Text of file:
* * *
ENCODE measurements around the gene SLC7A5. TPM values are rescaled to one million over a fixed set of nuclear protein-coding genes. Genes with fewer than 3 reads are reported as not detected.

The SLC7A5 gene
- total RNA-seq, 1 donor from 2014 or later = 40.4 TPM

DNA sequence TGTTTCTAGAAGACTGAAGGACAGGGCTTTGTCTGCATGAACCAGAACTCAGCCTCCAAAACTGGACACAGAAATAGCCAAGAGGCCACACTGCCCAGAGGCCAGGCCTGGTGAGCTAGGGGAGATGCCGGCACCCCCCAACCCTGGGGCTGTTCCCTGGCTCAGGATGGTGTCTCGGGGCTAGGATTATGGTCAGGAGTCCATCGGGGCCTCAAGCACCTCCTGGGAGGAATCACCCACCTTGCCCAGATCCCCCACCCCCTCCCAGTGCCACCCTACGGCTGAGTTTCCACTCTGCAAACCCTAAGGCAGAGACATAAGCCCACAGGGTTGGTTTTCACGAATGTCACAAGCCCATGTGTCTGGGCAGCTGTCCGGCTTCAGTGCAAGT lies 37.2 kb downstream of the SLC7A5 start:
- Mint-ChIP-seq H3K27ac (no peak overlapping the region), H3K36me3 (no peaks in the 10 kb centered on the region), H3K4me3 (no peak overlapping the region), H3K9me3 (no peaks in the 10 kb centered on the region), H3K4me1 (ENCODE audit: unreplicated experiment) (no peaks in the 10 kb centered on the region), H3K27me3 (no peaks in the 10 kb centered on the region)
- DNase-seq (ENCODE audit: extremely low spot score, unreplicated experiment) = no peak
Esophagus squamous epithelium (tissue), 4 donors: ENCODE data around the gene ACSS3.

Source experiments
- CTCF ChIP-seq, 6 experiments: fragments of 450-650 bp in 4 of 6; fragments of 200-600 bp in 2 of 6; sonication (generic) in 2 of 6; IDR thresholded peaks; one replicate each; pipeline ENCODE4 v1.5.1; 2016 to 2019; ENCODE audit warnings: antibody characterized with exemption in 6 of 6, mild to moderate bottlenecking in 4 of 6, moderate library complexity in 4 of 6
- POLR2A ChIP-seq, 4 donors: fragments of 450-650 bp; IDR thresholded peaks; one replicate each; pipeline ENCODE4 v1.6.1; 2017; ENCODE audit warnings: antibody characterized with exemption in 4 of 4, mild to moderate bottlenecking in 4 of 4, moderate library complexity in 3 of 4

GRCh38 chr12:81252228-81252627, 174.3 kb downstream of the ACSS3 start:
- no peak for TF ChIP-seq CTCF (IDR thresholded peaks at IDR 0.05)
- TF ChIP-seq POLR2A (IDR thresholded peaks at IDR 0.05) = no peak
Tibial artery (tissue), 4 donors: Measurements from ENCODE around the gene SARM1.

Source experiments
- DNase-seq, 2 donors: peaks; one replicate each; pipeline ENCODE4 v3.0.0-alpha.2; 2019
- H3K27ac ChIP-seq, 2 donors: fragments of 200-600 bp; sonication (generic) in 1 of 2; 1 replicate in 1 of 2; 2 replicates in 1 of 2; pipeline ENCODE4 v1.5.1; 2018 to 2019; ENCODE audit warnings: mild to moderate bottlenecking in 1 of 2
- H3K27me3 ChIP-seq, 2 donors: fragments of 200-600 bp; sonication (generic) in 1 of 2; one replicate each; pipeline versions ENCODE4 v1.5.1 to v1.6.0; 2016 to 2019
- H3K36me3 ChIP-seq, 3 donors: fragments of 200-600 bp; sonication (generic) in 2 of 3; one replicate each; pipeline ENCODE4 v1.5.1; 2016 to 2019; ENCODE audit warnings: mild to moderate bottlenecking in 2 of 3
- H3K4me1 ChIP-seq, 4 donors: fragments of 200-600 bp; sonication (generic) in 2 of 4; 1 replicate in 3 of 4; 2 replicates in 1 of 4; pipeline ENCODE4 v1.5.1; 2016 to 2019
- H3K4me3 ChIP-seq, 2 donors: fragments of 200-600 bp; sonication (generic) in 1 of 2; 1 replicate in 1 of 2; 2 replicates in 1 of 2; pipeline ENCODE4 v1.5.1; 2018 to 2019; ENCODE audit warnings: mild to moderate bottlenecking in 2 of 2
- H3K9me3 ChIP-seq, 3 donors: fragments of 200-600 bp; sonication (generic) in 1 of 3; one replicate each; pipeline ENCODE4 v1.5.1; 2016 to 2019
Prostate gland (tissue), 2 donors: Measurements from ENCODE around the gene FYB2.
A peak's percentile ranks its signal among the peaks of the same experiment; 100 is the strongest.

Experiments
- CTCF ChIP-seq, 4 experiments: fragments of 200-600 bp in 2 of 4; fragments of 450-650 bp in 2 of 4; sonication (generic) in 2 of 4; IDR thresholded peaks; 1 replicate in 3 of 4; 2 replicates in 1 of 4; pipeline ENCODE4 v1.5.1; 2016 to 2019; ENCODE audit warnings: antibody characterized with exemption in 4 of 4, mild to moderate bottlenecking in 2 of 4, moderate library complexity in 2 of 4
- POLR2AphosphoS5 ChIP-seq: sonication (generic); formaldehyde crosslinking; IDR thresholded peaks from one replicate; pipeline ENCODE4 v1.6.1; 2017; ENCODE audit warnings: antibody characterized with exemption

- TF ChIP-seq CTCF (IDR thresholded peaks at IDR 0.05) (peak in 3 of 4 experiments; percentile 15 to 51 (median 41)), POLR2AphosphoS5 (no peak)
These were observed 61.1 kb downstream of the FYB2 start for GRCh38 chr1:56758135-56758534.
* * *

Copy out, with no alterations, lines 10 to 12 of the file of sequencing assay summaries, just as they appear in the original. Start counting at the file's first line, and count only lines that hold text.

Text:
- POLR2A ChIP-seq, 4 donors: fragments of 450-650 bp; IDR thresholded peaks; one replicate each; pipeline ENCODE4 v1.6.1; 2017; ENCODE audit warnings: antibody characterized with exemption in 4 of 4, mild to moderate bottlenecking in 4 of 4, moderate library complexity in 3 of 4

GRCh38 chr12:81252228-81252627, 174.3 kb downstream of the ACSS3 start:
- no peak for TF ChIP-seq CTCF (IDR thresholded peaks at IDR 0.05)